AT&T is merging Aio Wireless with Cricket Wireless, Cricket is the name that stays

by Justin Herrick on
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After waiting on the acquisition of Leap Wireless to go through, AT&T has announced Aio Wireless will be merging with Cricket Wireless. Aio, which will be no more, is going to have its name evaporate and identify under the new Cricket brand. For customers of both Aio and Cricket, nothing will change at all. Their plans will remain the same and once Cricket stores start popping up across the country, shopping and customer service can be done there instead of online. As is with any large financial transaction, this one is going to take a little bit of time to complete.

Hit the break for an official introduction from the President of the new Cricket and the full press release. » Read the rest

Sprint chairman wants to try and purchase T-Mobile

by Jared Peters on
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It’s not exactly a well-kept secret that Sprint is interested in acquiring T-Mobile since SoftBank took over the carrier last year. However, in a recent television interview, Sprint chairman Masayoshi Son publicly stated that he would absolutely love to try and purchase the Uncarrier. He did clarify that at this point in time, Sprint hasn’t made an offer for T-Mobile. They’re still working closely with banks and antitrust authorities to try to get the finer details worked out before moving forward with any kind of deal. » Read the rest

Facebook to acquire WhatsApp in $19B deal

by Jeff Causey on
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Earlier today Facebook announced that an agreement had been reached for the social media giant to acquire WhatsApp, one of the most popular, fastest growing mobile messaging platforms. The deal includes a cash payment of $4B, the issuance of $12B worth of Facebook Class A common stock, and another $3B in restricted stock to be issued to WhatsApp employees. Combined, the new stockholders from WhatsApp will represent almost 8% of Facebook shareholders. Shortly after the announcement, Facebook CEO Mark Zuckerberg and WhatsApp CEO Jan Koum held a conference call to provide additional details and insight into the deal. » Read the rest

SoftBank/Sprint to meet with FCC today, T-Mobile may be on slate

by Jeff Causey on
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A report from the Wall Street Journal today indicates Softbank CEO Masayoshi Son and Sprint CEO Dan Hesse are scheduled to meet with the FCC. Sources indicate that one of the topics of discussion is a possible merger with T-Mobile. During January, it was revealed that Sprint obtained some proposals from different banks that demonstrated how a merger of the two carriers could be made to work financially. That would only be one hurdle to be jumped if the merger is ever going to happen. It is looking more and more like regulatory approvals will be the bigger problem, which would be a good reason for the two CEOs to spend some time during a face to face meeting with FCC officials to discuss the merger.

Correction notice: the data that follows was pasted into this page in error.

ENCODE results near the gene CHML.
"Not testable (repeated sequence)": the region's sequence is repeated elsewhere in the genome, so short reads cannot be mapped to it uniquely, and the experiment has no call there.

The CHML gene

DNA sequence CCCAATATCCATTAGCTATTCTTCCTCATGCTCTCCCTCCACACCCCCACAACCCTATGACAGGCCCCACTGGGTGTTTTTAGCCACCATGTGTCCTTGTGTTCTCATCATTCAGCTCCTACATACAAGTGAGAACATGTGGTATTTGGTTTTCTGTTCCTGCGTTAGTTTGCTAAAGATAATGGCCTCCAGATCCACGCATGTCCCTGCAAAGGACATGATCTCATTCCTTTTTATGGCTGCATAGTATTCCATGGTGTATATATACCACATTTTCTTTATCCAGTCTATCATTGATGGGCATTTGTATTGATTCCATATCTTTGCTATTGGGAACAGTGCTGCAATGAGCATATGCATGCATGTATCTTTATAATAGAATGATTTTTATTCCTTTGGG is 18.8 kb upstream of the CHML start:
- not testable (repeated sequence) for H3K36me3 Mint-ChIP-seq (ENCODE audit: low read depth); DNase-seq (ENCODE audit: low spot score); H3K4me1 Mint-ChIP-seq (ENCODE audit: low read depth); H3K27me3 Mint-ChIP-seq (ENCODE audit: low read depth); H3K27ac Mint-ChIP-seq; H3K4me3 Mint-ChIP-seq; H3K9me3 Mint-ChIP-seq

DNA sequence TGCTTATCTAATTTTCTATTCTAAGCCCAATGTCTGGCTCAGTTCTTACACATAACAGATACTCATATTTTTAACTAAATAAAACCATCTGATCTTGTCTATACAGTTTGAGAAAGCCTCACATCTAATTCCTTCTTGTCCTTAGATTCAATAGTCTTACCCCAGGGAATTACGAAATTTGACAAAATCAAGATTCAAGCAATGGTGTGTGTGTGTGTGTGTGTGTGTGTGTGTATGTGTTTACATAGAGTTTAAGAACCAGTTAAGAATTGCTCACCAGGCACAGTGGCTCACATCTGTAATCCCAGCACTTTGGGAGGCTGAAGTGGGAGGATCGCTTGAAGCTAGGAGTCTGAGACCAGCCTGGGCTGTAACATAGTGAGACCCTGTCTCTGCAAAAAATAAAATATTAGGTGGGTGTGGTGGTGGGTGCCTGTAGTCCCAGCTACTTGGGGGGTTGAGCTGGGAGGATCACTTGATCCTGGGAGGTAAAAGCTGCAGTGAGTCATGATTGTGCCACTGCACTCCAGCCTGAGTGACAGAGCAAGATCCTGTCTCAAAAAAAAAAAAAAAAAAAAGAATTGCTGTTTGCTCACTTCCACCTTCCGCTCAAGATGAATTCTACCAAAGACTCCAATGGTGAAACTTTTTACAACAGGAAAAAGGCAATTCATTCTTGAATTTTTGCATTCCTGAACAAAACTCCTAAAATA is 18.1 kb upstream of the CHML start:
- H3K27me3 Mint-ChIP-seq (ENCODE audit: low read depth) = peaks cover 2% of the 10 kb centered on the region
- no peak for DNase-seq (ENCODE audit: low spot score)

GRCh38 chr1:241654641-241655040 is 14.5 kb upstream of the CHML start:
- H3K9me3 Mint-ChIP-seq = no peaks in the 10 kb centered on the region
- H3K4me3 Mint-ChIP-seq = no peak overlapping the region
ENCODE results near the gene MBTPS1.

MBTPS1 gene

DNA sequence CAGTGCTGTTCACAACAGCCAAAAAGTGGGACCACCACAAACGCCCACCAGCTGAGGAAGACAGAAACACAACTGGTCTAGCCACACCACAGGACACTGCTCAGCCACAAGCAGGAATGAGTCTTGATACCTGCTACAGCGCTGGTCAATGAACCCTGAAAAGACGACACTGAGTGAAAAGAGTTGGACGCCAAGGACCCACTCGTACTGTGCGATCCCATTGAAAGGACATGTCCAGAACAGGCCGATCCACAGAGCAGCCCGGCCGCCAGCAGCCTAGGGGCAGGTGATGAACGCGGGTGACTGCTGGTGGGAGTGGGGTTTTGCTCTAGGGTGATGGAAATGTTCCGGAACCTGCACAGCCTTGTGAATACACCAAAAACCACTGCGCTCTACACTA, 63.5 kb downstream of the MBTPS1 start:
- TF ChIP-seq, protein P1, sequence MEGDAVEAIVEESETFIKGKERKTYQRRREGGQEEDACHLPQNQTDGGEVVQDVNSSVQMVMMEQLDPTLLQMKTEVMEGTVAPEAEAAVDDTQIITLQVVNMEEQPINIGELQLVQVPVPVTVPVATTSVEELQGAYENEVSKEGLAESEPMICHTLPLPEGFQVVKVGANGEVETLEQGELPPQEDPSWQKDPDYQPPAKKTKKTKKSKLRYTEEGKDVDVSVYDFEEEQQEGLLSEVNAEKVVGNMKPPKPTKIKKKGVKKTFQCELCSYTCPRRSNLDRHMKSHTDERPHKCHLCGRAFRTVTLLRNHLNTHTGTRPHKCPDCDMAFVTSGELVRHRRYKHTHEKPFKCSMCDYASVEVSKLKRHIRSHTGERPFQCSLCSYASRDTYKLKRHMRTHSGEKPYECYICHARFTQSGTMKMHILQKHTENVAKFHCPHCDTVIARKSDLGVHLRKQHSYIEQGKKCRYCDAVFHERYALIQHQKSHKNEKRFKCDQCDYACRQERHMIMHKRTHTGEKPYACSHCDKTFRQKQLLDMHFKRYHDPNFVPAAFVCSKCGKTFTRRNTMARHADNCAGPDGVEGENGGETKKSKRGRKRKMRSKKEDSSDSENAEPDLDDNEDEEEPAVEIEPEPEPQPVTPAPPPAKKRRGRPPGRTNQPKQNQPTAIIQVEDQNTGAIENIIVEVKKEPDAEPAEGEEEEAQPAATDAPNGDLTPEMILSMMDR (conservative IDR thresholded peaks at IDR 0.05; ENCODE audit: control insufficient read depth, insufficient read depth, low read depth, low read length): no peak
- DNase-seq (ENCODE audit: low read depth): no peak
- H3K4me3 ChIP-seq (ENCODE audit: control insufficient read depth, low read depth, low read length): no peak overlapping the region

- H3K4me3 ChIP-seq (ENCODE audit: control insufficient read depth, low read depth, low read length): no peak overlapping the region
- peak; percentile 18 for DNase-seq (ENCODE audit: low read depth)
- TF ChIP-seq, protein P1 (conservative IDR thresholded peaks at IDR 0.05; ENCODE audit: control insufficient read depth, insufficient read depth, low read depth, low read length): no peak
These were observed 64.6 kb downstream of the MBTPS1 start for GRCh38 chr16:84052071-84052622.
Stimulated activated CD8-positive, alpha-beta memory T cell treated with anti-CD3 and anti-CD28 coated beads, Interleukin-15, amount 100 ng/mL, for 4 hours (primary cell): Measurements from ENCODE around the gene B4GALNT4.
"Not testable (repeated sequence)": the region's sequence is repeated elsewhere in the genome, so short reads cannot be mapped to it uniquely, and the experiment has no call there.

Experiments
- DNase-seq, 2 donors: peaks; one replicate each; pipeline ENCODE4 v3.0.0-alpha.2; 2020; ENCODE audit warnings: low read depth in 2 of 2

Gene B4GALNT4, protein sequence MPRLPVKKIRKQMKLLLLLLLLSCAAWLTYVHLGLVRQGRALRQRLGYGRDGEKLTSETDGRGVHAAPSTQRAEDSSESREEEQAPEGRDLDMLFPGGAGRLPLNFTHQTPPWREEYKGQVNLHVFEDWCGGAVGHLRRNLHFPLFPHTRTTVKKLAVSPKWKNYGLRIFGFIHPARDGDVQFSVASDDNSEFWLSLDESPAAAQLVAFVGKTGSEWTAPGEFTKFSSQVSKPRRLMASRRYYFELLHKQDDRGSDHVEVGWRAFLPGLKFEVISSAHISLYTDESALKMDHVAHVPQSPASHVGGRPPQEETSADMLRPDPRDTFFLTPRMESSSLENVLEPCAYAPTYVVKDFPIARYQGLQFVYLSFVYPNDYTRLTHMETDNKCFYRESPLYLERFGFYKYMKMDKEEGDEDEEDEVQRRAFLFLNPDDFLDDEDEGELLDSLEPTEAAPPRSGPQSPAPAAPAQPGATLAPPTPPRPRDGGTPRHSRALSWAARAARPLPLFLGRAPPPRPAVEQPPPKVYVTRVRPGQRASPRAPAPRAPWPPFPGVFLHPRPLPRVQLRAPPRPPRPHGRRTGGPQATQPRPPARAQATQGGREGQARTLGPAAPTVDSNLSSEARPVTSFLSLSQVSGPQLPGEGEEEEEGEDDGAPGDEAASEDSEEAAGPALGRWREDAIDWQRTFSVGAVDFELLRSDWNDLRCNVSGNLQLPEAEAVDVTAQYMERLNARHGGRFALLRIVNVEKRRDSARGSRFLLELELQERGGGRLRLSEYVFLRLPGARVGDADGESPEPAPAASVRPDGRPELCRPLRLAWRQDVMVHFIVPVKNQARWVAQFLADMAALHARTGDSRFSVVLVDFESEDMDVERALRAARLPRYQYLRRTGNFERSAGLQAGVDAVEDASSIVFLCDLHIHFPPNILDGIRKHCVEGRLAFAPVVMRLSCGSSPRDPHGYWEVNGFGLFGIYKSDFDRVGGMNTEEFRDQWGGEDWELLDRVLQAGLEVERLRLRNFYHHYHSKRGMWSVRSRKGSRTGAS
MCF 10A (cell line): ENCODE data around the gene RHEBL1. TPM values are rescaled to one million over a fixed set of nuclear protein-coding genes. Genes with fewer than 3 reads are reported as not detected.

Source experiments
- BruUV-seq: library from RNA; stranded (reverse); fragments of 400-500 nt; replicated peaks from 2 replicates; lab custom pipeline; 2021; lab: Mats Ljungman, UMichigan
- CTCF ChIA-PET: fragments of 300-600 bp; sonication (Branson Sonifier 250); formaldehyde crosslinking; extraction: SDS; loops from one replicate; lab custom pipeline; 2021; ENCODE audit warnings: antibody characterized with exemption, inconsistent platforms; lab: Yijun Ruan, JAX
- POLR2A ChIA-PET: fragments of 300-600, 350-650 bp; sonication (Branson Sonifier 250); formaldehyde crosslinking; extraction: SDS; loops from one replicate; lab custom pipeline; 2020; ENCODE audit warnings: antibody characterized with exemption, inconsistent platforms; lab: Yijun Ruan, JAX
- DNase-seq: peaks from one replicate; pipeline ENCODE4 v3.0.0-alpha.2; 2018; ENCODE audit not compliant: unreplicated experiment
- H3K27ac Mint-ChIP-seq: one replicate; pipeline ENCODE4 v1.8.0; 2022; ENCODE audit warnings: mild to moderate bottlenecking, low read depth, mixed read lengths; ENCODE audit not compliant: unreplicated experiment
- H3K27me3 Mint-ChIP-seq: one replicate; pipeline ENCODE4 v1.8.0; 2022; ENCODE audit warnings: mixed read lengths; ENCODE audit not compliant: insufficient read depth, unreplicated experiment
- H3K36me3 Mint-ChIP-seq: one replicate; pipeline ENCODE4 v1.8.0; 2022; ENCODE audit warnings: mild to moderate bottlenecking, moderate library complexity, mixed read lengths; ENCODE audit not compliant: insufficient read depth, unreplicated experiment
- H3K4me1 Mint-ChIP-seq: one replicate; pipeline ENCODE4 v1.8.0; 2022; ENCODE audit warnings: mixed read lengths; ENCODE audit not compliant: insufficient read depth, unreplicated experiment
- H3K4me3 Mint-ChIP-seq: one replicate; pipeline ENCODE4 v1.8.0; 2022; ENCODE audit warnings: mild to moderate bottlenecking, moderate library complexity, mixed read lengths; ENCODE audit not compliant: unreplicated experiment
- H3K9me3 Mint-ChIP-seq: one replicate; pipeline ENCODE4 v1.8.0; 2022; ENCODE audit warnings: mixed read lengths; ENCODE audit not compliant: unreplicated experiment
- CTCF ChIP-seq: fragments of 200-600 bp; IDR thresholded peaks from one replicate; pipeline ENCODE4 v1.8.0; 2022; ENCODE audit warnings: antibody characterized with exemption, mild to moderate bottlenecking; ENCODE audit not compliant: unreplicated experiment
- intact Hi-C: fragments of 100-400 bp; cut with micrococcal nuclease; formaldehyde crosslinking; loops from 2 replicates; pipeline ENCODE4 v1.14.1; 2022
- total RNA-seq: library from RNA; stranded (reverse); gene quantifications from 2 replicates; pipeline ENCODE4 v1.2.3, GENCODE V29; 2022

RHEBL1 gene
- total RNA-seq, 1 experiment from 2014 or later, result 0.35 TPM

According to different sources, the Department of Justice appears reluctant, if not being outright against the idea, to see the number of “major” carriers being reduced from four down to three. SoftBank and Sprint are likely to counter that argument by pointing out that Verizon and AT&T  are the heavyweights in the market and the weakness of the third and fourth largest carriers is actually hurting competition, a situation that could be corrected by allowing the merger to occur. By meeting with the FCC, SoftBank/Sprint may also be able to get a government agency on board with the concept to help in the battle with the Department of Justice.

source: TmoNews

Banks say $50 billion deal to merge Sprint, T-Mobile could work

by Jeff Causey on
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More news today in the saga of Sprint and T-Mobile possibly merging as new information indicates at least a couple banks have provided proposals to Sprint that show how such a deal could work. The estimates put the complete deal in the $50 billion range composed of two parts, about $31 billion for the actual acquisition of T-Mobile and another pot of money totalling about $20 billion to refinance existing T-Mobile debt. T-Mobile’s current market value is about $26 billion and rising based on reports of a possible merger. » Read the rest

Sprint to buy out T-Mobile? Regulators could stop deal short

by Harrison Kaminsky on